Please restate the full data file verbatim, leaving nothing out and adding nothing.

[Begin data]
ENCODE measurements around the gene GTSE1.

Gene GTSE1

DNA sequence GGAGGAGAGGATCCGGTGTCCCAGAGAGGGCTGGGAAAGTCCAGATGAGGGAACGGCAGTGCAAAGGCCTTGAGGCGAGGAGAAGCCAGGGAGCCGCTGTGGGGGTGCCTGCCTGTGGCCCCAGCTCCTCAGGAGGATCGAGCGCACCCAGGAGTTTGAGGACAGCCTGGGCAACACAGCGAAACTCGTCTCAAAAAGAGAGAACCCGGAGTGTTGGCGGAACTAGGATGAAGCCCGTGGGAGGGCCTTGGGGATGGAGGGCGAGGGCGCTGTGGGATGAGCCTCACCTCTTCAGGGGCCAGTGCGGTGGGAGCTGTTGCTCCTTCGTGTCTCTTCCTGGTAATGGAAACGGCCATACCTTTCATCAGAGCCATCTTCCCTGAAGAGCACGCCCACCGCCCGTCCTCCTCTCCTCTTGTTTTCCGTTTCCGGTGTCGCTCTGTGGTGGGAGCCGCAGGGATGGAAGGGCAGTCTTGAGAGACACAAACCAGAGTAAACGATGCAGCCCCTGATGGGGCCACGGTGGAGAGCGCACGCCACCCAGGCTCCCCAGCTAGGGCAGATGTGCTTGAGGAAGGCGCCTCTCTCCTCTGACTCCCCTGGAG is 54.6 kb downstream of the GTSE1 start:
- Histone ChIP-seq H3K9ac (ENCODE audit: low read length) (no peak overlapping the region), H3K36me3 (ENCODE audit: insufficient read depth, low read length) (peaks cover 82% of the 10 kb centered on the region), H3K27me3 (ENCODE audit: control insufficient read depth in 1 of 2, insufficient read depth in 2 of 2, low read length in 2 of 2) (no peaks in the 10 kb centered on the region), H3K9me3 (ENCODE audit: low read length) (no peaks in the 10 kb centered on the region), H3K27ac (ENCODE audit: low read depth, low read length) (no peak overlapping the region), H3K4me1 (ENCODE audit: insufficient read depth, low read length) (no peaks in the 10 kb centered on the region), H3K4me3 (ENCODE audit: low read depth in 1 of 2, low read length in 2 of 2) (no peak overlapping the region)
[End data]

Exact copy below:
ENCODE measurements around the gene GTSE1.

Gene GTSE1

DNA sequence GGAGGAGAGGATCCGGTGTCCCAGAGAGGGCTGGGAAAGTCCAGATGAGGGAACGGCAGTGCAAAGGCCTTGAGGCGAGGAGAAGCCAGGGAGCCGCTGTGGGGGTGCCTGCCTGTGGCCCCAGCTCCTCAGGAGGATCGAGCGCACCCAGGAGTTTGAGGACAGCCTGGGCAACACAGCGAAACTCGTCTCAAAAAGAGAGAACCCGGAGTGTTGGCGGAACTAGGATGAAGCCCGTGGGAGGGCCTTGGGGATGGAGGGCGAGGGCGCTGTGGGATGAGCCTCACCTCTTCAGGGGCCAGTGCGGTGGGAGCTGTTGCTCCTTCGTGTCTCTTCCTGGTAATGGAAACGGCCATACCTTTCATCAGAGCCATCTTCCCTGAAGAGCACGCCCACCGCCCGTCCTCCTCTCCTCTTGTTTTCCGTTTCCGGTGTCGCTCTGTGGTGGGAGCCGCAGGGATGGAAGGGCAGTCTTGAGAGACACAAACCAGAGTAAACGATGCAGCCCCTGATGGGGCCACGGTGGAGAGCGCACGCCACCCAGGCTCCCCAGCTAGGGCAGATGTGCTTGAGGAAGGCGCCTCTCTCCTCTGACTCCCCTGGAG is 54.6 kb downstream of the GTSE1 start:
- Histone ChIP-seq H3K9ac (ENCODE audit: low read length) (no peak overlapping the region), H3K36me3 (ENCODE audit: insufficient read depth, low read length) (peaks cover 82% of the 10 kb centered on the region), H3K27me3 (ENCODE audit: control insufficient read depth in 1 of 2, insufficient read depth in 2 of 2, low read length in 2 of 2) (no peaks in the 10 kb centered on the region), H3K9me3 (ENCODE audit: low read length) (no peaks in the 10 kb centered on the region), H3K27ac (ENCODE audit: low read depth, low read length) (no peak overlapping the region), H3K4me1 (ENCODE audit: insufficient read depth, low read length) (no peaks in the 10 kb centered on the region), H3K4me3 (ENCODE audit: low read depth in 1 of 2, low read length in 2 of 2) (no peak overlapping the region)